Visualisation of N-Asset Portfolio in Matlab

Many of you who wished to use the Matlab’s Financial Toolbox for portfolio visualization most probably realised that something was wrong. Not every time the annualised risk and return for different time-series matched with what was expected. Below you can find an improved piece of code which does the job correctly.

The input sampling of your financial time-series now can be specified directly as daily, weekly, monthly, or quarterly and the risk-return diagram will be displayed with annualised results. Otherwise, you have an option, instead of annualised value, specify another time-horizon. All smooth and easy.

% Specialised plotting function for visualisation of portfolios
% based on the Financial Toolbox's portfolio objects
% 
% Modified by Pawel Lachowicz, 2014/03/01
%
% Remarks: Essential corrections introduced in the calculation and plotting
% of the annualised risk and returns coded incorrectly by the team at 
% The MathWorks, Inc.
 
function plotportfolio(varargin)
 
    plottitle = varargin{1};  % plot title, e.g. 'Efficient Frontier'
    plotfreq =  varargin{2};  % frequency of raw data (dt; or 'daily', etc.)
    plotfreq2=  varargin{3};  % e.g. ’annualised’
    plotfreq3=  varargin{4};
    plotlegend = [];
 
    switch plotfreq2
        case 'annualised'
            switch plotfreq
                case 'daily'
                    periods=252;
                case 'weekly'
                    periods=52;
                case 'monthly'
                    periods=12;
                case 'quarterly'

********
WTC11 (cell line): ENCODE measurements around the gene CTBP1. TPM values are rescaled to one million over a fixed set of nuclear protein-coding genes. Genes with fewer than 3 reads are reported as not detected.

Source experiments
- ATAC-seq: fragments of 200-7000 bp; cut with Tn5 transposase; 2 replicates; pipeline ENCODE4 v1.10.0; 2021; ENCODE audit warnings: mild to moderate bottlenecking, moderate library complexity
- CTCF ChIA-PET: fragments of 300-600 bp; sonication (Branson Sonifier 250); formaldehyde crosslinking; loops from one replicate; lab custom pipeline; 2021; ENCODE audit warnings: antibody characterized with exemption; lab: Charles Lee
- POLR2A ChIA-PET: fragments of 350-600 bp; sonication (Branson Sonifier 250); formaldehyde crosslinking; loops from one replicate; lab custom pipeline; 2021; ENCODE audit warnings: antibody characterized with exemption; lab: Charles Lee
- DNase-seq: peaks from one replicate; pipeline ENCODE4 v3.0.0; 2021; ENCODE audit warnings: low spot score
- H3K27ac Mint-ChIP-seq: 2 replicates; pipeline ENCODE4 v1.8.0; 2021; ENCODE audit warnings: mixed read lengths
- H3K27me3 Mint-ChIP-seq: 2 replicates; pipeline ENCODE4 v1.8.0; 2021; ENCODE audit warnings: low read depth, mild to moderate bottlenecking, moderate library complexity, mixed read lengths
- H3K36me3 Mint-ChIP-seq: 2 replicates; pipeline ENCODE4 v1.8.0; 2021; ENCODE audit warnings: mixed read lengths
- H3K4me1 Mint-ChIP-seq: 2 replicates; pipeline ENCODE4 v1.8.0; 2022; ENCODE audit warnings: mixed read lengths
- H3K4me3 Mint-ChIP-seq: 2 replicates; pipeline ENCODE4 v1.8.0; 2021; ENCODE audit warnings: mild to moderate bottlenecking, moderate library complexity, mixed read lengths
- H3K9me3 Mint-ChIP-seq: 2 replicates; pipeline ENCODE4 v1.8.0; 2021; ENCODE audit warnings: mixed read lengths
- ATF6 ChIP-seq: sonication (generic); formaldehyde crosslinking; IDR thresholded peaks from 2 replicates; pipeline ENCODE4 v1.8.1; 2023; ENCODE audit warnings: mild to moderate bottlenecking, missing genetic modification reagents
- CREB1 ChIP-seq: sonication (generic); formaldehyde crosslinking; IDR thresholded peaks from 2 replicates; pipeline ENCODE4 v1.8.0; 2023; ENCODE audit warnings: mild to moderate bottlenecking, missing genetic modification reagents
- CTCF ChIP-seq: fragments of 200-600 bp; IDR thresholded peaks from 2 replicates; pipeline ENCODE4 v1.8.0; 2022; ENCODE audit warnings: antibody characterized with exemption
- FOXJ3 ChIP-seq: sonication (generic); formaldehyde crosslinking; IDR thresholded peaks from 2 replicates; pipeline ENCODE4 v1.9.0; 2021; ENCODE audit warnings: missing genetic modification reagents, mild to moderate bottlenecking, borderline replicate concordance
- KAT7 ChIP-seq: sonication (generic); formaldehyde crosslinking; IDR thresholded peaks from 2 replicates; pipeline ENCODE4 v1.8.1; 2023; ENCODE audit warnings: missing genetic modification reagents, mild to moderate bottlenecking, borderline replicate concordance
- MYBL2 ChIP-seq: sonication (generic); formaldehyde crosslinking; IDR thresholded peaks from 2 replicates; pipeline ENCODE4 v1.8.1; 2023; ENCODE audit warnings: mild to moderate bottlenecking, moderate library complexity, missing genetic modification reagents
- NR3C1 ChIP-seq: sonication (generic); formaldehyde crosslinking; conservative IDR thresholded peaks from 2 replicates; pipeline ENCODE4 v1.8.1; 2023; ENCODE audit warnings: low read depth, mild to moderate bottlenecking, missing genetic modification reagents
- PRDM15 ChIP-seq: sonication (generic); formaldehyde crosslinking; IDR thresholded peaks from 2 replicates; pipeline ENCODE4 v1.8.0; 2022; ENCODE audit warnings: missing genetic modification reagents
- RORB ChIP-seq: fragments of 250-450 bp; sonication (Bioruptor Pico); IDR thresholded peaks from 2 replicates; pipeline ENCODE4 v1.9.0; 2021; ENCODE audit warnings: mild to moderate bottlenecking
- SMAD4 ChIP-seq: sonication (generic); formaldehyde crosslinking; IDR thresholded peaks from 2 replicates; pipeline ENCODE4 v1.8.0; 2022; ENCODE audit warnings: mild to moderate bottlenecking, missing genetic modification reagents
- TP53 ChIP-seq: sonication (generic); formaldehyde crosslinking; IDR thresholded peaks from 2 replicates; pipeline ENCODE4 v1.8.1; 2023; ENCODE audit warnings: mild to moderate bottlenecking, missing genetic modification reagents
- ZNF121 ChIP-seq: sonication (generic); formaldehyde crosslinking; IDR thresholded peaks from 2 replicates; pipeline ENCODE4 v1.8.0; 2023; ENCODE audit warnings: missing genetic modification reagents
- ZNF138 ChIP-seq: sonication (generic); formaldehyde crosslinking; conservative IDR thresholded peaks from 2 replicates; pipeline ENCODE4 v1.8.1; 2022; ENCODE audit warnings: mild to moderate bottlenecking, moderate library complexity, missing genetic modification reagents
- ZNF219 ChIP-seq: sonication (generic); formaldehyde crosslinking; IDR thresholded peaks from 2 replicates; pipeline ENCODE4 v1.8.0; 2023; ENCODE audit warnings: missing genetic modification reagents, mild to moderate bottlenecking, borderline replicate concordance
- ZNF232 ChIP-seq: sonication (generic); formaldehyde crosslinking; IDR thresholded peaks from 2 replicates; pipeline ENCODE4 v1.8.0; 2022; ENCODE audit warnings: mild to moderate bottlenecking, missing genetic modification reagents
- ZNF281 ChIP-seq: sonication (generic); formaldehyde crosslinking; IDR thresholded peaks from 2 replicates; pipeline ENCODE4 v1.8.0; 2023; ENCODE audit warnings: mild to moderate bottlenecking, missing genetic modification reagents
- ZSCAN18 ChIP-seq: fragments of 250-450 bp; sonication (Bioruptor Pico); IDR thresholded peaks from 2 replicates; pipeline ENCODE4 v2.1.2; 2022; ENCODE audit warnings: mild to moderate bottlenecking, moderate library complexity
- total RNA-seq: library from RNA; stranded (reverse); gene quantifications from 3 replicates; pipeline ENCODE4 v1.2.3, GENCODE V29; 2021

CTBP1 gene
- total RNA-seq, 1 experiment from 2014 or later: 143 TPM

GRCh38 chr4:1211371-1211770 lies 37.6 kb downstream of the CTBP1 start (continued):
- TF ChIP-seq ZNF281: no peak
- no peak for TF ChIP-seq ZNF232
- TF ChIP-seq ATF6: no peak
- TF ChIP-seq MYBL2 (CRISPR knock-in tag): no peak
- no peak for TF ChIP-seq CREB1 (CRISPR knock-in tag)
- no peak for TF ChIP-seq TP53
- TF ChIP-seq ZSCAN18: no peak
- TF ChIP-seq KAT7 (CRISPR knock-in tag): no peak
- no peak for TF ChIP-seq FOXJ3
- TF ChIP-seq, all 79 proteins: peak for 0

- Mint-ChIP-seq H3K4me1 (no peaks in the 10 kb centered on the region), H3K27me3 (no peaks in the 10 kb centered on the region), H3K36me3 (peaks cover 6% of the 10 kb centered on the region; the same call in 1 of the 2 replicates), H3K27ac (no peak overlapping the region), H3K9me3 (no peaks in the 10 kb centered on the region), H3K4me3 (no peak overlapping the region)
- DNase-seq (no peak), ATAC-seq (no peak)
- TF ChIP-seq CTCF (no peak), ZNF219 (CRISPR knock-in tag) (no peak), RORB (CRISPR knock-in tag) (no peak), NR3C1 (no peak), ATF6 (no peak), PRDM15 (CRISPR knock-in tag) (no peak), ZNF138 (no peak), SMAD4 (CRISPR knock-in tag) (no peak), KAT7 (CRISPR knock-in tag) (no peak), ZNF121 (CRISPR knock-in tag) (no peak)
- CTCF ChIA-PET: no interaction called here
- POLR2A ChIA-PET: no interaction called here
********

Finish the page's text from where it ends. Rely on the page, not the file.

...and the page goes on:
periods=4;
            end
        otherwise
            periods=plotfreq3;
    end
 
    for i = 5:nargin
        plotinfo = varargin{i};
 
        plottype = plotinfo{1};
        plotrsk  = plotinfo{2};
        plotret  = plotinfo{3};
        if numel(plotinfo) > 3
            plotlabel = plotinfo{4};
        else
            plotlabel = [];
        end
        if numel(plotinfo) > 4
            plotstyle = plotinfo{5};
            if isempty(plotstyle)
                plotstyle = 'b';
            end
        else
            if strcmpi(plottype,'line')
                plotstyle = 'b';
            else
                plotstyle = 'g';
            end
        end
        if numel(plotinfo) > 5
            plotline = plotinfo{6};
            if isempty(plotline)
                plotline = 1;
            end
        else
            if strcmpi(plottype,'line')
                plotline = 2;
            else
                plotline = [];
            end
        end
 
        % line plot
        if strcmpi(plottype,'line')
            hold on;
            for k = 1:size(plotrsk,2)
                plot(plotrsk(:,k)*sqrt(periods),((plotret(:,k)+1).^periods-1), ...
                     plotstyle, 'LineWidth', plotline);
                if i == 2 && k == 1
                    hold on
                end
                if ~isempty(plotlabel) && ~isempty(plotlabel{k})
                    plotlegend = [ plotlegend, {plotlabel{k}} ];
                end
            end
 
        % scatter plot
        else
            if any(plotstyle == '.')
                scatter(plotrsk*sqrt(periods),((plotret(:,k)+1).^periods-1),'or','Filled');
            else
                scatter(plotrsk*sqrt(periods),((plotret(:,k)+1).^periods-1),'og','Filled');
            end			
            if i==2
                hold on
            end
            if ~isempty(plotlabel)
                for k = 1:numel(plotrsk)
                    if ~isempty(plotlabel{k})
                        text(plotrsk(k)*sqrt(periods)+0.005, ...
                            ((plotret(k)+1).^periods-1), plotlabel{k},'FontSize', 9);
                    end
                end
            end
        end
    end
 
    if ~isempty(plotlegend)
        legend(plotlegend,'Location','SouthEast');
    end
    if(plotfreq2=='annualised')
        xlabel('Annualised Volatility');
        ylabel('Annualised Expected Returns');
    else
        xlabel('Volatility');
        ylabel('Returns');
    end